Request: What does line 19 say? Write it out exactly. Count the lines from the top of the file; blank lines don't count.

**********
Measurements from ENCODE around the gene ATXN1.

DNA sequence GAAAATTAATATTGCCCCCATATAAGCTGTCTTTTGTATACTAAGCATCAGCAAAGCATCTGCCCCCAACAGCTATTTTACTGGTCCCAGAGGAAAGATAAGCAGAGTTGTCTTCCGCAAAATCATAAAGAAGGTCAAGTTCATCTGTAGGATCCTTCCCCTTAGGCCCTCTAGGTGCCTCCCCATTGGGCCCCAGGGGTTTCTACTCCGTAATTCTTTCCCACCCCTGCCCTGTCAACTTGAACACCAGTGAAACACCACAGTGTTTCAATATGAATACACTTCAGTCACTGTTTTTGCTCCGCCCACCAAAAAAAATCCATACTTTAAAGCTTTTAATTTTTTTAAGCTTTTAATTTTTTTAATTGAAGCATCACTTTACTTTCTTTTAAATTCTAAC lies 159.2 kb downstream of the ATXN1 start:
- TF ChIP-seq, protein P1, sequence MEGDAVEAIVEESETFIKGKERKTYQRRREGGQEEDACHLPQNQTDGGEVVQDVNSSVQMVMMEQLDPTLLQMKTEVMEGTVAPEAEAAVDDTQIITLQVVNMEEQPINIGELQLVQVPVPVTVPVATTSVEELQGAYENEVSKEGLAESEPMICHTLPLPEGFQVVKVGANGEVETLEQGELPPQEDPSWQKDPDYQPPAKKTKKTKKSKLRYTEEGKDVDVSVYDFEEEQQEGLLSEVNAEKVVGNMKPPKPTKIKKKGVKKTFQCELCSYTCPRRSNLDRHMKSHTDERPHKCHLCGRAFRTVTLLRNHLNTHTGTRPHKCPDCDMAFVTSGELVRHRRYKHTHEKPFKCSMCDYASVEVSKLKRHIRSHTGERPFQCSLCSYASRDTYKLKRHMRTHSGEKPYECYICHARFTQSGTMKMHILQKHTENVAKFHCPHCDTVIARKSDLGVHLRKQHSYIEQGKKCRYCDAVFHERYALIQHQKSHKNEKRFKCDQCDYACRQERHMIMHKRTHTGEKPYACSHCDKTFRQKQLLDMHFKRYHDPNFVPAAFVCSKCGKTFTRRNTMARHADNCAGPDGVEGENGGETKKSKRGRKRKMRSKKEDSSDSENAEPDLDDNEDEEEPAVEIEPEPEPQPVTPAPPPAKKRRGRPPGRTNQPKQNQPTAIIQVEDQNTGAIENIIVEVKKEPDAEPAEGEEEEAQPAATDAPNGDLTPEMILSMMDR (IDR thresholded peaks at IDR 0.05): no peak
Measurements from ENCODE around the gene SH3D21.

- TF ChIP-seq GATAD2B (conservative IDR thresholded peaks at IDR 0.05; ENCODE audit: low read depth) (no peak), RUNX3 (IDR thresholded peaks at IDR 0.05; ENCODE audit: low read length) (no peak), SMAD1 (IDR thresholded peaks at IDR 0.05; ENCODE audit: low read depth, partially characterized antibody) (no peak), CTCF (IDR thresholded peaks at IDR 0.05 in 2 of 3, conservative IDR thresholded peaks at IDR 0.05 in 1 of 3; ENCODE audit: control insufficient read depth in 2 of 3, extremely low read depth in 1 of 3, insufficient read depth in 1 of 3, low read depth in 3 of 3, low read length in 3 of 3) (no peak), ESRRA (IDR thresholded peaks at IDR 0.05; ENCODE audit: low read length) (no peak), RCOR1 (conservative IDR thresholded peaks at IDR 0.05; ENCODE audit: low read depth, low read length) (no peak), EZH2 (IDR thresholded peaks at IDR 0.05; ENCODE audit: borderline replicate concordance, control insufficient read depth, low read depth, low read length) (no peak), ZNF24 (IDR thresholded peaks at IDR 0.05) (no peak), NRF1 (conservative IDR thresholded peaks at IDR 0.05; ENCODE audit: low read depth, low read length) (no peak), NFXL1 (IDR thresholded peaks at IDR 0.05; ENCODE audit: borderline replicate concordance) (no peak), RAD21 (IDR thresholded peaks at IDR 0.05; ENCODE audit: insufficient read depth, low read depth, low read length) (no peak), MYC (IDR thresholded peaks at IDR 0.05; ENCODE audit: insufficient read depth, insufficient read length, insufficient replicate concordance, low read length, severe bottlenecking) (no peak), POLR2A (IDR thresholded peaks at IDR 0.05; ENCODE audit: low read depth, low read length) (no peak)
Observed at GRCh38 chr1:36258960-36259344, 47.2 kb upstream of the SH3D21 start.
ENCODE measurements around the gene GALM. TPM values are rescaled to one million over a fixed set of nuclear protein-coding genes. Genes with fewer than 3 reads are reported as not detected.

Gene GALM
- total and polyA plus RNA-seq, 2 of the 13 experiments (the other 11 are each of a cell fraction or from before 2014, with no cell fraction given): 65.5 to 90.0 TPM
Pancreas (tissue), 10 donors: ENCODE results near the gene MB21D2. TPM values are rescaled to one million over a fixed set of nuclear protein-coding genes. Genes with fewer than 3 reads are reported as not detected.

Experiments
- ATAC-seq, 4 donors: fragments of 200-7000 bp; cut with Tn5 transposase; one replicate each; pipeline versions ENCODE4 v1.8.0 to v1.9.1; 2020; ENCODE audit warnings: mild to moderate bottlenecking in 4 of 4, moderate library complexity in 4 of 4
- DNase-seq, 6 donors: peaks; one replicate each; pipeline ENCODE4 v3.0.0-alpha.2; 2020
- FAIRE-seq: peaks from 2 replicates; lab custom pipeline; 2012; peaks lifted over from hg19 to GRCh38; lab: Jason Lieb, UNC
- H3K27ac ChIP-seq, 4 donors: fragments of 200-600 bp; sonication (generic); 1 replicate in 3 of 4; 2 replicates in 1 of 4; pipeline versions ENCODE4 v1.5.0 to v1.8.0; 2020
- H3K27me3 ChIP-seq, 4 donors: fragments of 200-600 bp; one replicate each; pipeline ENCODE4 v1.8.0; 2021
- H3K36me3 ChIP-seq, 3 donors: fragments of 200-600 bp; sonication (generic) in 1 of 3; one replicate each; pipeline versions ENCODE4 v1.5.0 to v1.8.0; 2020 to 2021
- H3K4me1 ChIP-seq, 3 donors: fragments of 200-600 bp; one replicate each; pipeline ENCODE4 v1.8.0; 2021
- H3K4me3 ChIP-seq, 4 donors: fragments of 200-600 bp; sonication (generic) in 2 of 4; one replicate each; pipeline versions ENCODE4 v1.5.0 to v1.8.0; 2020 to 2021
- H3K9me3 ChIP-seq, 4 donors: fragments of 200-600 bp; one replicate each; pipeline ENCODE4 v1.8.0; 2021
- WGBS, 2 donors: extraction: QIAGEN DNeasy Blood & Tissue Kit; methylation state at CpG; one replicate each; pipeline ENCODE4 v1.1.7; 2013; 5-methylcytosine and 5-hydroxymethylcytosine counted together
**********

- H3K4me3 ChIP-seq, 4 donors: fragments of 200-600 bp; sonication (generic) in 2 of 4; one replicate each; pipeline versions ENCODE4 v1.5.0 to v1.8.0; 2020 to 2021